Genocide, forced labor, sterilization, and much more. These are some of the things the Uyghurs are going through due to the state government of China. ("What's happening"). There have been many accusations and activists speaking against the Chinese government regarding the oppression the Uyghur community has been facing for years. These accusations state that the government has set “re-education” camps that function like high-security prisons where they punish and abuse the Uyghurs to gain control and make them submit to their authority.
The Uyghurs are a targeted ethnic minority in China that live in the Xinjiang Uyghur Autonomous Region. They are a Turkic ethnic group with over eleven million people and have a language similar to Turkish. They see themselves as having a similar culture and identity to Central Asia. Although it is officially an autonomous region, the Central government still applies specific restrictions on them. In the last few decades, there have been a lot of Han Chinese (the ethnic majority in China) who have moved to live in Xinjiang. People have suspected that it is a result of the state attempting to “dilute” the ethnic minorities found there ("Who are the Uyghurs").
Tension between the Uyghur and the Chinese government have always been very high. The Chinese government has been accused of oppressing the Uyghur’s religion, culture, and identity on multiple accounts. In 2009, riots and fights between the Han Chinese and Uyghurs resulted in 200 dead (mostly from the ethnic group Han). In 2014 there was a bombing at a market and a knife attack at a railway station that resulted in 30 dead and over 200 injured ("What's happening" 2:32-2:58). Xinjiang has been full of riots and protests from the Uyghur population as a result of the oppression. There have also been calls for the area to become an independent state ("Who are the Uyghurs").
Both activists and Uyghur who were able to leave Xinjiang accused China of putting the Uyghur people through forced labor, the indoctrination of children, sterilization of women, forced abortions, and more. All of which occurred in the “re-education” camps. The Chinese government claimed that, supposedly, those camps helped the Uyghur people get jobs ("What's happening" 7:01-7:05). Uyghurs were forcefully detained in these camps without charge, warrant, or trial. It did not matter if they were loyal to the Communist Party. The government tried to cover the acts that they were accused of by releasing a video demonstrating that they were educating and training them for jobs. In the videos, the Uyghurs were also seen dancing to songs praising the Communist Party. There were clips of children saying they loved China. Despite the video, the public did not accept China’s claims, with more accusations of sexual abuse and rape flooding in.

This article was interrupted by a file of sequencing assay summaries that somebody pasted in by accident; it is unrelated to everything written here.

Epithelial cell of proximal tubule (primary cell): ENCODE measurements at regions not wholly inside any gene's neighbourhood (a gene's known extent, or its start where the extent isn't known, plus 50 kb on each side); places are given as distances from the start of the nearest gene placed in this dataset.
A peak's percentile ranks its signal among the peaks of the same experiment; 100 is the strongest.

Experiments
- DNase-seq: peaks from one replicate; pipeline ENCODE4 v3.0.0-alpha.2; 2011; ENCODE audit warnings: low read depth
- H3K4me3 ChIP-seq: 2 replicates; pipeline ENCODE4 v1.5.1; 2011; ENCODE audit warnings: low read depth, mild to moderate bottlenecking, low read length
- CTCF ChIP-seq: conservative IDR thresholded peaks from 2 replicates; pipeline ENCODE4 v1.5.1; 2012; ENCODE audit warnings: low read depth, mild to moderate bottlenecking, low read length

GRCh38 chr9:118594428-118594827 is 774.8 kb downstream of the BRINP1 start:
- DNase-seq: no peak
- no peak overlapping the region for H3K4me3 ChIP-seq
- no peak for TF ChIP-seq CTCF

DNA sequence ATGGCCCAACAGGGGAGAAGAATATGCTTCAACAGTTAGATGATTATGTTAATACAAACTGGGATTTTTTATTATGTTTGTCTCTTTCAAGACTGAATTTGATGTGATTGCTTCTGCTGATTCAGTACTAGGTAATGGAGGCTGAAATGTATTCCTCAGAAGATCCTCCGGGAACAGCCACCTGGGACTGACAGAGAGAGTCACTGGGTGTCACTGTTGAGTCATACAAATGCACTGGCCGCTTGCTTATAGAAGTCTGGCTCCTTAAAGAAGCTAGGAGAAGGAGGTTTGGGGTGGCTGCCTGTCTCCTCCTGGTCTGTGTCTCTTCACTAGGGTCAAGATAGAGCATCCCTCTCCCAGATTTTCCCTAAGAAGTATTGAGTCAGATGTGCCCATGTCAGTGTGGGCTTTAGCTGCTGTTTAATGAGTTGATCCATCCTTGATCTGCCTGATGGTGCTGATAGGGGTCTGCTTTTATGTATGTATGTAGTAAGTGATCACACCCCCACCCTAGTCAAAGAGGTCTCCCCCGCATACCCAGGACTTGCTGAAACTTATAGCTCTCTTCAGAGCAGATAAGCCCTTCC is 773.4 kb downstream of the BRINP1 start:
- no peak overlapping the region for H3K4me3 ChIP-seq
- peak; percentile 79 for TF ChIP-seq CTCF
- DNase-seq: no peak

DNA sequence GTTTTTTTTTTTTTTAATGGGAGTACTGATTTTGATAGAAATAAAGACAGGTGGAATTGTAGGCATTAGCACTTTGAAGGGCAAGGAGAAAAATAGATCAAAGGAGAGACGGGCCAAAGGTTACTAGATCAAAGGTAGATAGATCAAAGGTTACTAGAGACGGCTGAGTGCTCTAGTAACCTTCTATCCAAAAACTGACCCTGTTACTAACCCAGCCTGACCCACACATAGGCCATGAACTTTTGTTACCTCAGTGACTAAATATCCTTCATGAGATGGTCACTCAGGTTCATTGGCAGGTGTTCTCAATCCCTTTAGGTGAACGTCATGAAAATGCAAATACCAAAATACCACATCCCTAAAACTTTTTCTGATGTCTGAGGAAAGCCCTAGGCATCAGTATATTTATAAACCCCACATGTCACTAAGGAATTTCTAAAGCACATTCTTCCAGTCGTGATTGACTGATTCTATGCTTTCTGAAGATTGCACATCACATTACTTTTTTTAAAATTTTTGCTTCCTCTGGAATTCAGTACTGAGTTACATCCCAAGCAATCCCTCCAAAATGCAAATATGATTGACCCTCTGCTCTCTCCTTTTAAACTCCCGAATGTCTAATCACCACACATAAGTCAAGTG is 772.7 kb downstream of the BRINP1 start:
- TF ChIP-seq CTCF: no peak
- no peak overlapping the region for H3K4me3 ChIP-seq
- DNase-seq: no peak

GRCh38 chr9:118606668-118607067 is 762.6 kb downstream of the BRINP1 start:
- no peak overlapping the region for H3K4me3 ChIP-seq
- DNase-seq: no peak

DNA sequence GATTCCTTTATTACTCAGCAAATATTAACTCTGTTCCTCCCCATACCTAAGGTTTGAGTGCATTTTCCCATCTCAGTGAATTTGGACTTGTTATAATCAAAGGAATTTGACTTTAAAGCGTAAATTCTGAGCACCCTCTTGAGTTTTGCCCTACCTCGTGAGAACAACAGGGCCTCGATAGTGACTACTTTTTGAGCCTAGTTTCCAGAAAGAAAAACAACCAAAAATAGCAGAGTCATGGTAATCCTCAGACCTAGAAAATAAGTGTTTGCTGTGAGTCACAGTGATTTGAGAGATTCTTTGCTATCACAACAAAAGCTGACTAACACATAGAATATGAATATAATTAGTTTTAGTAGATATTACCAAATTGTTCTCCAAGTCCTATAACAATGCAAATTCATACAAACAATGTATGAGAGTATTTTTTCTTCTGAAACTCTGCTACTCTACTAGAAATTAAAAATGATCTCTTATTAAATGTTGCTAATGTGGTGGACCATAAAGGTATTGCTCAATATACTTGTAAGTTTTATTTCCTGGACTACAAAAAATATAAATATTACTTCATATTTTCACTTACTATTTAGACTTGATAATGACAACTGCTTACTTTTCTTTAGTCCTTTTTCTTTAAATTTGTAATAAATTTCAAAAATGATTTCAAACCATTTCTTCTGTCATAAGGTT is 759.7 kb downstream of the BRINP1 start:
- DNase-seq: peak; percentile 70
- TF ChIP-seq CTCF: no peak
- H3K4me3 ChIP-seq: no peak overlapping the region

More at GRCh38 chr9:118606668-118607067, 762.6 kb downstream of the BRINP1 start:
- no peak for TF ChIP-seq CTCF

The Uyghurs were punished for various crimes. These crimes varied from listening to “illegal lectures” to not using their phone enough because it’d be seen as an attempt at avoiding digital surveillance. Even the people who were not in the camps were not safe. Some had been detained for being related to someone inside the camp. Xinjiang is full of checkpoints, security cameras, facial recognition, allegations of QR codes placed outside the homes of the Uyghurs, and an app that Human Rights Watch has concluded by police to monitor people ("What's happening" 6:15-6:34). Some of the forced labor occurred in factories that were supply-chains for 82 big brands like Apple, BMW, Samsung, Nike, Gap, Sony, and Volkswagen but Apple and Nike have denied all allegations.
Uyghur protests in Istanbul against the 73rd Anniversary of the Communist Party in China.
In the United Nations, many countries have condemned China, but none of the resolutions were successfully passed due to China’s veto power in the Security Council (Ingram). The Uyghurs approached the ICC asking for help, but they also don’t have any jurisdiction in China. Reports gathered by the ASPI (Australian Strategic Policy Institute) in 2020 provided estimates that there are now over 380 detention camps, 40% higher than previous estimates. The Xinjiang Police Files showed that almost 2300 residents (12% of the adult population of one county) were detained in either a camp or prison between 2017 and 2018 ("Who are the Uyghurs"). There are around 1.2 million Uyghurs and other Turkic minorities.
Efforts have been made to shine a light on this issue by having victims of these camps testify before a US congressional committee ("What's happening" 5:28-5:42). The US has also blacklisted Chinese officials and blocked some imports from Xinjiang. There have also been people speaking very openly against China’s actions. It is hard for journalists and researchers to gather more information on what is going on in China. Until there is more gathered proof against them, nothing will change, and the camps will continue.
Ingram, Ruth, R.I. "The Uyghurs After the Shameful UN Vote: 'We Will Continue to Fight.'" Bitter Winter, 10 Oct. 2022, bitterwinter.org/the-uyghurs-after-the-shameful-un-vote/. Accessed 11 Oct. 2022.
"What's happening with China's Uighurs? | Start Here." Youtube, uploaded by Al Jazeera English, 28 Feb. 2021, www.youtube.com/watch?v=z9aLNxcokOE. Accessed 10 Oct. 2022.
"Who are the Uyghurs and why is China being accused of genocide?" BBC, 24 May 2022, www.bbc.com/news/world-asia-china-22278037. Accessed 8 Oct. 2022.